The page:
American Bushman

"If you would not be forgotten as soon as you are dead, either write things worth reading or do things worth writing." —Benjamin Franklin

Sunday, December 14, 2014

Just a Quick Walk in the Woods

After a full season of cyclocross racing, I finally had a weekend off and got a brilliant idea to invite Dan and Spen (of JRE Industries) to get into the woods for a little chat and hike.

Unfortunately, life has a way of getting busy this time of year and Spen had prior obligations but Dan and I pushed onward and, after a few chats, decided to meet up Sunday morning at one of the old haunts.

I brought minimal gear with an excess of steel (just like always) to show off and beat on a bit. The knives include the Survive! Knives GSO 3.5, SK-4, and the big mama jama GSO-10.

Feathersticks and fires were the order of the day and I actually had to practice yesterday at home to make sure the rust was only on the surface. It took a bit to get the technique right but it came back quickly and was a good reminder that skills you don't lose you may lose.

I also brought along some paraffin-dipped cotton rounds that I had made as part of an Instagram tutorial that solve all the problems I encountered in the past making dipped cotton balls. A quick strike of a firesteel on the spine of the SK-4 produced enough spark to get the firestarter going that was enough to get the feathersticks lit.

What a feeling to be able to light a fire with a single spark again…it's been a long time and I was pretty nervous about just getting out there so getting a fire going with a little preparation and minimal gear was nice. (Sure, it wasn't friction fire but that wasn't the objective today.)

Making feathersticks with the GSO 3.5 and SK-4 (the same size as Survive!'s GSO 4.1) was important but there was some play planned too as I pulled out the GSO-10 and chopped a dead branch to test my technique and the grip on the 10. It took a few swings to get it right but I quickly was popping off "slices" of the branch in single swings.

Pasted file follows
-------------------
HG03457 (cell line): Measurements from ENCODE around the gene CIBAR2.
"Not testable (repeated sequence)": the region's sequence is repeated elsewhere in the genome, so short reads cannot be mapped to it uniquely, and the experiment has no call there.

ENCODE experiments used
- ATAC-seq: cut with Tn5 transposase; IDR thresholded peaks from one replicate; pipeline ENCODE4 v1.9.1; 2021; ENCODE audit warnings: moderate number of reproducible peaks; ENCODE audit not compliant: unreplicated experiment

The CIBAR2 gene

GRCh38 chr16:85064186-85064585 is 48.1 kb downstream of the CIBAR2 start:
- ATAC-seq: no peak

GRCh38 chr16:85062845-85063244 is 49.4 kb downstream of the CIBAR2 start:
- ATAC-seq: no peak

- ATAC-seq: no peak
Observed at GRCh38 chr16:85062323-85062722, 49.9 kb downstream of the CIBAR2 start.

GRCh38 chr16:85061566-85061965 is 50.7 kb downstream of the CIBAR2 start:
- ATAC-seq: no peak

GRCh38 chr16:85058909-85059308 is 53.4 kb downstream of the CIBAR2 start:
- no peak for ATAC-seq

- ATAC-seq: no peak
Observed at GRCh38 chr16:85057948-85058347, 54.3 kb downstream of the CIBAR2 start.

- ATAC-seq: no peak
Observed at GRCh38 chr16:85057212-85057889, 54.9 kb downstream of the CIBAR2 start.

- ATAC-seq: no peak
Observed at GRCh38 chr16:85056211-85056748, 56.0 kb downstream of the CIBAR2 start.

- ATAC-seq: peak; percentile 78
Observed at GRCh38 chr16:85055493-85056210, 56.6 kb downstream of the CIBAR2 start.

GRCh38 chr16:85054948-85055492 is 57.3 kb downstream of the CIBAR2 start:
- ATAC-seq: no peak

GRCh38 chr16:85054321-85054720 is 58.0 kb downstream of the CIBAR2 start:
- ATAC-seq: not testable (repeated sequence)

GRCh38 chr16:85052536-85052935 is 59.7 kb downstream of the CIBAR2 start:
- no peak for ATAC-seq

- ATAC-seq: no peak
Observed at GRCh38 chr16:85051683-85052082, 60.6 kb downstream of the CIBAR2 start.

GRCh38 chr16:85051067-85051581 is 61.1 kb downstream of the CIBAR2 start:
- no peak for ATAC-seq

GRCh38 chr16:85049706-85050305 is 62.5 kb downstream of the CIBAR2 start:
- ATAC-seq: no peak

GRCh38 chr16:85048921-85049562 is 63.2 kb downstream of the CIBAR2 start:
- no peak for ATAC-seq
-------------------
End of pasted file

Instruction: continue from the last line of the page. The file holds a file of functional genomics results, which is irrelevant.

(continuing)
I won't take a side on the chopper versus axe debate but will say that I'm a BIG fan of these large, impractical knives regardless of weight and always have been. The GSO-10 is thinner stock than any Busse in a comparable blade length but thicker than any machetes you're likely to encounter--maybe 3/16" thick.

It chops though. It bites deep with little effort and the handle was fine for the little bit of chopping I did. It was secure in the hand, didn't jam up my pinky while working, and didn't transmit too much vibration upon impact.

Dan had a chance to use the SK-4 and the GSO-10 and I think he liked what he experienced. He also showed off his L.T. Wright Genesis with the best orange handles I've seen and a Skeleton Key with a great story.

I was reminded of the fun we used to have out there and need to do this more often. Rest assured that I will be updating this blog as I get out there…

Maybe there'll even be a tutorial or two along the way. (I know, I've said it all before…)

Who knows, this time may be different and we'll really get this thing started again. :)

Thanks for reading,



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